• Microsoft: Hotmail (360 million users in July 2011) plus, one assumes, all cloud hosted email via Office 365 (over a million users).
  • Google: All Google search data (100 Billion per month), plus Gmail (425 million active users a month).
  • Yahoo!: Email and searches.
  • YouTube: Videos – one estimate here is 22.7 Terabytes per day.

The cumulative data requirements could easily be estimated from their press releases and blogs, sadly I don’t have time to do this.

Put The Captured Data In The Cloud?

Using commercial cloud providers has been suggested as to how the NSA can store all this data – because “it’s cheap”. No it isn’t. The storage costs would be phenomenal, plus the processing costs. Any data I/O to remote datacentres is even more costly. If the NSA were to do this they would have to host it in the data source companies’ datacentres or its own military-grade secure facility, connected by dark fibre to each datacentre of each data source.

Technical Flaw – Telecoms

One of the slide graphics released suggests that there is a system called ‘Upstream’ that allows access to telecoms data “from fiber cables and infrastructure as the data flows past“.

Slide from Guardian showing 'Upstream' data collection

Slide from Guardian showing ‘Upstream’ data collection

Whilst gathering data from optical fibre cables is technically possibly, it would be very difficult physically and would be noticeable to the telecoms provider due to drops in signal strength. A fibre contains many channels (or wavelengths) of light, each of which will also have many channels of data multiplexed into it. Therefore this single statement alone damages the technical credibility of the presentation. Also there are too many cables coming in and out of the US for them to tap into all the actual fibres. (I was involved in the project to build just one of the existing transatlantic cables a decade ago, so have experience in this area).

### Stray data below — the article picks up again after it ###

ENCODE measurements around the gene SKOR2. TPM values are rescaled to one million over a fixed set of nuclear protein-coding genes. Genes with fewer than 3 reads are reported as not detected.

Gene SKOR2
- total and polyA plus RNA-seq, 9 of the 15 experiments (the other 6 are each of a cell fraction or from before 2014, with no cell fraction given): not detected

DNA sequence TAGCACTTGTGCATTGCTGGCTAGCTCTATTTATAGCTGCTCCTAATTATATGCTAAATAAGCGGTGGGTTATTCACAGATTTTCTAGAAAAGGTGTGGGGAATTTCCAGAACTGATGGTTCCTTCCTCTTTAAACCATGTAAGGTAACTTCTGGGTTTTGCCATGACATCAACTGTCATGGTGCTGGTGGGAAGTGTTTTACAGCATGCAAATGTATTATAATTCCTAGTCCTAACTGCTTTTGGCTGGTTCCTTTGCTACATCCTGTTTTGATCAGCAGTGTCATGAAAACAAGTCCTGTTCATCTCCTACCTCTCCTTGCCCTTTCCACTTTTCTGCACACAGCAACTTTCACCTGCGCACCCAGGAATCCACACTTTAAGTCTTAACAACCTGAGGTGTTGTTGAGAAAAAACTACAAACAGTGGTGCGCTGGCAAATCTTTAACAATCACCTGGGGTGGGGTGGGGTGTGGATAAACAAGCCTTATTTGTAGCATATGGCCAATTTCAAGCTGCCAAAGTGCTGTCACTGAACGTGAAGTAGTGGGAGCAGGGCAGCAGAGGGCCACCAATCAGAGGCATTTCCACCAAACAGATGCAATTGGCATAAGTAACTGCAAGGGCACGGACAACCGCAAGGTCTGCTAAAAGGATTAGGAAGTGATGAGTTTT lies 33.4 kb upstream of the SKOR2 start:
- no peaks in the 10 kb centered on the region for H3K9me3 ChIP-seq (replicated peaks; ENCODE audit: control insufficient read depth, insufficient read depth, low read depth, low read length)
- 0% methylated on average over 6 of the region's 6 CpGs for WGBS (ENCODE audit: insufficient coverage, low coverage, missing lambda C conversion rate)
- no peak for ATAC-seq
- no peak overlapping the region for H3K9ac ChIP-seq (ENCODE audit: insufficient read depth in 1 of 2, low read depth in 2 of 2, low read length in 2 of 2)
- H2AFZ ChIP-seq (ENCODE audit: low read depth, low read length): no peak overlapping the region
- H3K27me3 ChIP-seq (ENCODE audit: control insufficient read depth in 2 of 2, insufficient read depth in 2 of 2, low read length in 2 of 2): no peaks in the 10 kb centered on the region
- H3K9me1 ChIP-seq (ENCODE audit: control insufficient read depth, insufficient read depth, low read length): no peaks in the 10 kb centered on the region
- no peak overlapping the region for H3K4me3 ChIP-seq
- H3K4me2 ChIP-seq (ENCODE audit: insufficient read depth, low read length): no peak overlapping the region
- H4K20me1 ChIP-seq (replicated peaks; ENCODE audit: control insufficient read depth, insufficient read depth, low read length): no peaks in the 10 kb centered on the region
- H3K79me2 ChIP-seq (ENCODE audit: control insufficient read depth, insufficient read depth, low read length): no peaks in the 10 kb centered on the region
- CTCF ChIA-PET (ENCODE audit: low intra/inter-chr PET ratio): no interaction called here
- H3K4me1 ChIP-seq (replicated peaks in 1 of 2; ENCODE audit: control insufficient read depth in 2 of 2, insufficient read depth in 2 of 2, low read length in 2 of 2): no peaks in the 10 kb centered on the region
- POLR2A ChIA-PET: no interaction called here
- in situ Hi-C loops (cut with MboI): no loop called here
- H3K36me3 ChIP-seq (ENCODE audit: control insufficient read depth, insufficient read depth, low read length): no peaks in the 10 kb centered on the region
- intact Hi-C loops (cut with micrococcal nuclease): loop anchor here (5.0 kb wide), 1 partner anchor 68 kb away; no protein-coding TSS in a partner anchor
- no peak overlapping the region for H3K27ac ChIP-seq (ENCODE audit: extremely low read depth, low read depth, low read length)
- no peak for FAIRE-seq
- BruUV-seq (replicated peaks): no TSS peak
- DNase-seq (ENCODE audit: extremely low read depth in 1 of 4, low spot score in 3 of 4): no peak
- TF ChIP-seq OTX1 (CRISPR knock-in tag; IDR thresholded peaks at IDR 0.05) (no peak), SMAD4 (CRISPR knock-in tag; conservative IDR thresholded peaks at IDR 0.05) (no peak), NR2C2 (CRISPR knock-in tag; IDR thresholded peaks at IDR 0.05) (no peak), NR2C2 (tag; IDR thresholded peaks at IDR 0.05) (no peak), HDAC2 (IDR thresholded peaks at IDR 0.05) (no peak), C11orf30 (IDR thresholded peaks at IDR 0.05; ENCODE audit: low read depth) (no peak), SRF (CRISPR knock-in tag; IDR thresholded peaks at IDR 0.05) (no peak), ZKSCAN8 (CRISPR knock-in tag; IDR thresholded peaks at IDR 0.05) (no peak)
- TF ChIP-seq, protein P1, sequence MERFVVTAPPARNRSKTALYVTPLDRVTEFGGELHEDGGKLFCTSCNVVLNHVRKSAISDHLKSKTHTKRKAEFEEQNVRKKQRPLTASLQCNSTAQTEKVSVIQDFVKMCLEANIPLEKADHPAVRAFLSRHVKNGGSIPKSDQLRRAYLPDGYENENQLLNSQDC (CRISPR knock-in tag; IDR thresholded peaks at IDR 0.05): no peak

If they were just connecting to telecoms ‘infrastructure’ (switches, multiplexers, etc.) then it would be more believable, although this is still pretty much impossible as the data volumes are enormous and much data is encrypted.

To tap into an interactive conversation, as per the Bourne films, whether over chat, voice or video would not be possible in real-time without knowing a considerable number of parameters, many unknown even to the network provider. Recording the data for later reference (with or without court order) would still require phenomenal amounts of storage. Cisco’s latest Visual Networking Index estimates global IP Internet traffic last year was 43,570 Petabytes per month (43,570,000 Terabytes, 43,500,000,000 Gigabytes): this equates to 16,700 Gigabytes of IP traffic a second. This would require 20 x 900 Terabyte hard drives a second to store this, costing approximately $6,000 a second!

Conclusion

While I don’t think the scope of data collection from servers as envisaged by the Guardian is impossible, I do think it’s highly improbable and would cost many $Billions per annum (just look up the IT storage costs of the companies above for an indication). If PRISM does exist it is likely to only capture metadata, that is data about conversations. This would still be a considerable amount of data and would require costs orders of magnitude above the $20m cited in the other slide below.

Guardian slide on PRISM sources

Guardian slide on PRISM sources

My personal instinct is that this Powerpoint is a fraud, for whatever reason. Whether the PRISM data collection programme exists is another question. If it does I don’t think the above released information would accurately reflect its capabilities nor its effectiveness. At best, it enables the NSA to search many metadata databases, though the legality of this, as either participant could be a US Citizen, is also dubious.

I still don’t trust any government with access to my data, but I’m not convinced any government, especially the US Government, has this capability. Yet.

Footnotes

The copyright of this article remains with the author. It can be used only if attributed to The New Liberty blog.

P.S. To the NSA, if you ever want to build something like PRISM properly then give me a call, I’m sure you know my number and my billing rates!

The Road To Liberty Needs A Strategy

“Life is what happens while you’re making other plans”

John Lennon

Introduction